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Because Georgian wine is a cultural asset - today as it was then - and has recently turned its attention to the international wine landscape. With autochthonous grape varieties, traditional production and small concentrated vineyards, wine from Georgia enriches every wine cellar. Always there and come to stay - Georgian wine at VINELLO. Here's to the next 7000 years.
Georgian wines - tradition and identification
At every corner you can see the significance that Georgian wine has for the people of this small country in the Caucasus. Churches are decorated with reliefs of grapes, the universally revered patron saint Nino wears her grapevine cross and wine is the dominant drink at every festival. Wine is part of Georgia's culture. But even if the traditional production of Georgian wine with the help of the Kvevri, amphorae sunk into the ground for the fermentation of wine, is hardly used any more, there is still a lot of character in the bottles. Ancient vines on ancient vineyards, deeply rooted in mineral soils, harvested by hand and aged either in amphora or Caucasian oak. After the capers of the past, Georgian wine is coming on strong, promising true experiences with every drop.
Georgian wine of the modern era
As a vineyard of the Soviet Union, Georgia experienced an unrivalled flowering, although the wines were of rather mediocre quality. Georgia experienced first turbulences for the wine industry by the anti-alcohol campaign, brought to life by the Soviet president Michail Gorbatschow. At the latest after the country's independence in 1991, exports lay fallow, followed by Russian sanctions in 2006. The downfall was followed by a rethinking and reflection on the country's tradition and strengths. With the development of new European markets and foreign investments, viticulture in Georgia is doing well again, but has not yet reached the size of former days. During the Soviet era, the area under vine was about 128,000 hectares; today, about 60,000 hectares remain, but they produce high-quality wines from Georgia.
The vines and areas of Georgia
Georgia has innumerable autochthonous grape varieties, about 38 of which are permitted for viticulture. Among them are local treasures like Rkatsiteli, Saperavi, Tsolikouri and Siska - hard to pronounce, easy to enjoy. But varieties such as sauvignon blanc, chardonnay, merlot and malbec also grow and thrive on the alluvial or calcareous soils of Georgia's four growing regions.
The most important region for high-quality viticulture in Georgia is undoubtedly Kakheti, with the capital of the region Telavi as its centre. Two thirds of the grapes come from here, especially the indigenous varieties Saperavi and Rkatsiteli are widely cultivated. Both conventional and traditional viticulture is practiced locally. Almost every farmer owns vines, town names are brand names for local wine, donkey carts transport wine from A to B - Kakheti lives wine.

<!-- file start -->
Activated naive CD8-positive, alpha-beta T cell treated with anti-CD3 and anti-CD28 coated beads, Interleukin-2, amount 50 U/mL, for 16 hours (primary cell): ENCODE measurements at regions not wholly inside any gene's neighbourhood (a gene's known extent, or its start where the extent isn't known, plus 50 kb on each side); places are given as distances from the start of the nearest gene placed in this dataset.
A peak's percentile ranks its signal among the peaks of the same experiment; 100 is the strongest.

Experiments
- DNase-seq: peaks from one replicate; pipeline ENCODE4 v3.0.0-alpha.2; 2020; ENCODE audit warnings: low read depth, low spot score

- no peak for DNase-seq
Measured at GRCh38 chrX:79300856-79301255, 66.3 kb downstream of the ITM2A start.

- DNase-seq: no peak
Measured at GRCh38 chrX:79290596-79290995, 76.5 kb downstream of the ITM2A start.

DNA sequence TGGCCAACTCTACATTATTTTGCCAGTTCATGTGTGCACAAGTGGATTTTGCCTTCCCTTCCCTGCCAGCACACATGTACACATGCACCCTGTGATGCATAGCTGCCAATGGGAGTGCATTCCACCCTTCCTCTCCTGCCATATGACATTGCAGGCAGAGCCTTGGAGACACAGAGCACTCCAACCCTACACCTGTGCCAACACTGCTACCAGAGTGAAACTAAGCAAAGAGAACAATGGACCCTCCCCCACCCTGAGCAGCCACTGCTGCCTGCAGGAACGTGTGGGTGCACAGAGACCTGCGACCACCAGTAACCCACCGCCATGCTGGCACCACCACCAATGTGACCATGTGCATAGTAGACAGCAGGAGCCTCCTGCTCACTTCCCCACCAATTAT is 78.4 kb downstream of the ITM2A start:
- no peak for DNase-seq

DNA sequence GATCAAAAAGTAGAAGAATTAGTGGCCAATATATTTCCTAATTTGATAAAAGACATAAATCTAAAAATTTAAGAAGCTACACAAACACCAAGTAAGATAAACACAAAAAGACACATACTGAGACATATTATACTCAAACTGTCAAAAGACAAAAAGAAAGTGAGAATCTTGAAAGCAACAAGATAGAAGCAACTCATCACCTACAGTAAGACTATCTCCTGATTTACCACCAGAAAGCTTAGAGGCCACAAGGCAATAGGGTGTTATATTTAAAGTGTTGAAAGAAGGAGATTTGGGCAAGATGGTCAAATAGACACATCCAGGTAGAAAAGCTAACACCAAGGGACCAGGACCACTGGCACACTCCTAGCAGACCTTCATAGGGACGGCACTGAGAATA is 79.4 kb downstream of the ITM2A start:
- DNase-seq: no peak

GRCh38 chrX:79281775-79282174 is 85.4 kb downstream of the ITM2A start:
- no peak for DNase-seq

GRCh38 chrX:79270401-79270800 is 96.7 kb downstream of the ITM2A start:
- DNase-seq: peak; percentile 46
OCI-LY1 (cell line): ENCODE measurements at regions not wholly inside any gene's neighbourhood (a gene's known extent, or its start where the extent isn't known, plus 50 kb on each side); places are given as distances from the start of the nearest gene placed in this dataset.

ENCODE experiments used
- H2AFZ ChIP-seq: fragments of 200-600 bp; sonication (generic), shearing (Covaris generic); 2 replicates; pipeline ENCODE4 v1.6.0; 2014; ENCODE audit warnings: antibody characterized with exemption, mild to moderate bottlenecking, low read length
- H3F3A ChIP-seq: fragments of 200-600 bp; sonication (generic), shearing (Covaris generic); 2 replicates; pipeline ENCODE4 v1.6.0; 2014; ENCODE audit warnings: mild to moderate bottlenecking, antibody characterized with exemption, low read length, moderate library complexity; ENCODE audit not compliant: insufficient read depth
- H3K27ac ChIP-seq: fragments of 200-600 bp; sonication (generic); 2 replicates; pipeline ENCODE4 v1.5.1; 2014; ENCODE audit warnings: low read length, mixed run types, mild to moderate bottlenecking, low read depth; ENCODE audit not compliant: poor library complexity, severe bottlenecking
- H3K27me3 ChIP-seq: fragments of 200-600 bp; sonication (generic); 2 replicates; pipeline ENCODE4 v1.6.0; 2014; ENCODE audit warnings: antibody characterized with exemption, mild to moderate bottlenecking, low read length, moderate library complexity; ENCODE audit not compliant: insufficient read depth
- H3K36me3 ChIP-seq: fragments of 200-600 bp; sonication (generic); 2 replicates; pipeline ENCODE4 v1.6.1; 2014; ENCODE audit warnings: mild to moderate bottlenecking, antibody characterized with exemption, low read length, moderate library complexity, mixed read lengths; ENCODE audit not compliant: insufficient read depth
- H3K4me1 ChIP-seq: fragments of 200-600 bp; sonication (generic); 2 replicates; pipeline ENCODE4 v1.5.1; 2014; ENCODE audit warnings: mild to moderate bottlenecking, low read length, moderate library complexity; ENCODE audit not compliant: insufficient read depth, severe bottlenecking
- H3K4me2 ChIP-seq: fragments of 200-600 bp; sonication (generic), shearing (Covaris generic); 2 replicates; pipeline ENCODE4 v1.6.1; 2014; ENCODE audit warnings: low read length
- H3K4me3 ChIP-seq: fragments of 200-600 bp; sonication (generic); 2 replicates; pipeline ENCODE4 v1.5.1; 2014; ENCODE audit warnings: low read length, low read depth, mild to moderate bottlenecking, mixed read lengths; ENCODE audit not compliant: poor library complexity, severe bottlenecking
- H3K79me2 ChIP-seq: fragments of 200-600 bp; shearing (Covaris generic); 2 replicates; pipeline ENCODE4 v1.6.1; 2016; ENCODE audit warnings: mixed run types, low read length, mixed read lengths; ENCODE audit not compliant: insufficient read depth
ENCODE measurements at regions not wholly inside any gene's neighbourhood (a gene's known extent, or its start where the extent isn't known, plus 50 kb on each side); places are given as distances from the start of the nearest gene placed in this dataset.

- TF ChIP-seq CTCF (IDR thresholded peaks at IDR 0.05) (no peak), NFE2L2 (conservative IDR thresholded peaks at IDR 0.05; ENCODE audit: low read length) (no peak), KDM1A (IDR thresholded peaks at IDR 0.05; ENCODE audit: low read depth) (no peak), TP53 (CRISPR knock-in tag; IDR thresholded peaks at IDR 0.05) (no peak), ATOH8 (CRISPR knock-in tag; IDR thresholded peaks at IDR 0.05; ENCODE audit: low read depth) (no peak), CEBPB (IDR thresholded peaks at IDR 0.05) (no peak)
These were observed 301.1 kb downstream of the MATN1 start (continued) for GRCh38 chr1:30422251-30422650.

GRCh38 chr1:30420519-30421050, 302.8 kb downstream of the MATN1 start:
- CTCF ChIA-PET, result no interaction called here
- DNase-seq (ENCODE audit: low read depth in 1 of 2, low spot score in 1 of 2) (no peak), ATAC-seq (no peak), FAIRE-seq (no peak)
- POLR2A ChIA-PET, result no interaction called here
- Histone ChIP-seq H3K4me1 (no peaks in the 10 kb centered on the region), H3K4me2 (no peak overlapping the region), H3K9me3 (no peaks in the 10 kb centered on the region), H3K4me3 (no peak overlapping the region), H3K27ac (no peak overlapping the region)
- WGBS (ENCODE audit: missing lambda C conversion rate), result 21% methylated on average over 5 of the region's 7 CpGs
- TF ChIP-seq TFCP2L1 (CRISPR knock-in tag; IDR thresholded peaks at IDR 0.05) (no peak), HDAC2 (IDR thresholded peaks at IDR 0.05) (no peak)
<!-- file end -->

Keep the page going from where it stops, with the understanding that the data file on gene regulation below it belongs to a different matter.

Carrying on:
The region of Kartlia northwest of Tbilisi also plays an important role for wine from Georgia. In the sunny climate and spared from rainfall, grape varieties for Georgian wines in the European style grow here. A large part of the grapes is also used for the production of sparkling wine or brandy.
A little more to the west lies Imeretia on the rivers Qwirila and Rioni. All sorts of autochthonous varieties are grown on the alluvial soils and some are vinified in kvevris, with fewer grape skins and no stems entering the amphora as in Kakheti.
The two growing regions cover much of the region and are scattered in the valleys and on southern slopes. The rare grape varieties Tsolikouri, Mudjuretuli and Aleksandrouli enjoy the warm and sunny climate and produce a lot of sugar. Thus, many semi-dry and sweet wines from Georgia can be found in Racha-Lechumi.
Traditional production of Georgian wine
The traditional production with the help of amphorae, called Kvevri or Quevri in Georgian, has been known to Georgians for thousands of years. Embedded in the earth and sealed with stone slab, clay and wood ash, these vessels are used only for the aging of the foot-stomped wine. Such kvevris hold 10 to 2000 litres and enrich the wine with a loamy clay. The wine is unsulphured and resembles orange wine. On the other hand, wines from traditional production are slightly oxidative and tannic.
Georgian wines buy cheap online
Georgian wine - an exotic and long-established at the same time. Order your Georgian wine and taste the future. Because for Georgia it goes in the next years only uphill. Wine from the Caucasus is everything that wine in other countries would like to be. Modern, traditional, high quality. Therefore, buy your Georgian wine online cheap and uncomplicated on VINELLO. We send you exotic wines from Georgia climate neutral and insured to your four walls. Buy new old Georgian wines from ancient tradition and experience an endless history.
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